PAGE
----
Despite massive criticism from environmentalists, Tesla succeeds in building its Giga factory in record time. After all, Tesla founder Musk has 40,000 jobs in prospect. On Saturday he is holding a community festival in front of his new company in Grünheide. It could be that he has to rebuild everything.
Suddenly the gray colossus shimmers through the trees on the highway, inconspicuous in steel and exposed aggregate concrete, but gigantic. When Elon Musk announced the first European Tesla factory near Berlin almost two years ago, there were at best pine trees in the sand of the Brandenburg region. Now the gigafactory of the American tech pioneer and Tesla boss is a reality. The first e-cars should roll off the assembly line here in a few weeks. A hussar piece in a country where it often takes six years to build even one wind turbine.
On Saturday, Musk wants to be celebrated at a community festival with up to 9,000 visitors on the company premises in Grünheide. The eccentric billionaire managed to stir up the European car market with the project. VW boss Herbert Diess made explicit reference to the competition with Tesla at the beginning of October when he wrote on Twitter: “We are ready!” Tesla reports stock market, sales and sales records. And Musk has delighted politicians in Brandenburg and in the federal government. For the region, the car factory, with perhaps 40,000 jobs in the future, is “a lottery win,” says Grünheide’s mayor Arne Christiani (non-party).
Not everyone is enthusiastic about industrial construction at the gates of Berlin. Steffen Schorcht from the Grünheide citizens’ initiative looks worriedly from a nearby bridge at the huge construction site, where next to the almost finished main building a bare skeleton juts out into the gray October sky. That will be the battery factory next to the car factory. Like other critics, Schorcht warns of environmental damage. Not only 90 hectares of pine forest were cleared for the new production facilities. Some of the buildings are also being built in the water protection area, and Schorcht fears both pollution and excessive water consumption in the factory.
Tesla has built millions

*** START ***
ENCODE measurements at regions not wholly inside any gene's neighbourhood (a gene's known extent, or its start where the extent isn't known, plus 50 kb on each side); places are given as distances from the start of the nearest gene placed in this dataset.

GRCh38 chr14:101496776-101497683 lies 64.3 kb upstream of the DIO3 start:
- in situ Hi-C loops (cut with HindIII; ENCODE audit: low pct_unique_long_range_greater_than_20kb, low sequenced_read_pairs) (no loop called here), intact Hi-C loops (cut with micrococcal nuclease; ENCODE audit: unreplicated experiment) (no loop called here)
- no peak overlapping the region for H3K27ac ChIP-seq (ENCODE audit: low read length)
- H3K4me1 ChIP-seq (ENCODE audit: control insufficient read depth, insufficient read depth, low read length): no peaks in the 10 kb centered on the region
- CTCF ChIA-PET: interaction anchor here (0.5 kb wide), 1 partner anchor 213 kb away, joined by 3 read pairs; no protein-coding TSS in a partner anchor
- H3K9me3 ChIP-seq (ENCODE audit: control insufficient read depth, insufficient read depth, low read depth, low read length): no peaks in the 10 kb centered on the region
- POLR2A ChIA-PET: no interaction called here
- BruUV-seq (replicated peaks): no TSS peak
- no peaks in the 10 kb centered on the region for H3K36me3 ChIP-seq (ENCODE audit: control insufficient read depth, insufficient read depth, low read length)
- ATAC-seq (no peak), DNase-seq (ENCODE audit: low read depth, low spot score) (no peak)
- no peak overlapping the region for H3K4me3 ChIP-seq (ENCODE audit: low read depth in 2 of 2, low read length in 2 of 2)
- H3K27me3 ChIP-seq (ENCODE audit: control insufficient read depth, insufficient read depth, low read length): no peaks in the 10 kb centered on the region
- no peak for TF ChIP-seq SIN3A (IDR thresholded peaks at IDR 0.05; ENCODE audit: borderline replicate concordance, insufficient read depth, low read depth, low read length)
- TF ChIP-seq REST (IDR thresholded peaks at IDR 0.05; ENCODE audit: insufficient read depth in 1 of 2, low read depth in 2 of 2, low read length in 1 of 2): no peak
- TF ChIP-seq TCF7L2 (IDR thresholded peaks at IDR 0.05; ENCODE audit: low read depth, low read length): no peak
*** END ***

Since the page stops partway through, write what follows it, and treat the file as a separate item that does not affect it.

After all, Tesla wants to build around 500,000 cars a year in Grünheide soon, starting with the Model Y. Possible incidents, delivery traffic, commuters, air pollution – all of this causes headaches for critics. The opponents are particularly annoyed by the company’s approach – this speed, which is so unusual for major projects in Germany. Musk was still going far too slowly, he kept pushing and complaining about the length of the approval process. But he could still build. Because there had been a development plan for the site for around 20 years, drawn up for BMW at the time, before the German company decided against the location. And the authorities issued so-called early approvals for Tesla, which are possible with a positive forecast for a project, although the environmental review is still ongoing.
The final approval for the entire project is still missing, and a new discussion of hundreds of objections will take place until mid-October. The builder runs the risk of having to dismantle everything if the authorities say no. But Tesla has “already built a high three-digit million amount,” says Schorcht. The criticism is that facts have been created here in a “legal gray area”. “The work is done,” says Michael Ganschow from the Brandenburg Green League. All previous complaints came to nothing. Supporters and critics alike expect the green light to be given soon. Brandenburg’s Prime Minister Dietmar Woidke of the SPD puts it this way: “If the hearing goes well and the objections that have come up are processed well, I think it is possible that the decision on the approval will come this year.”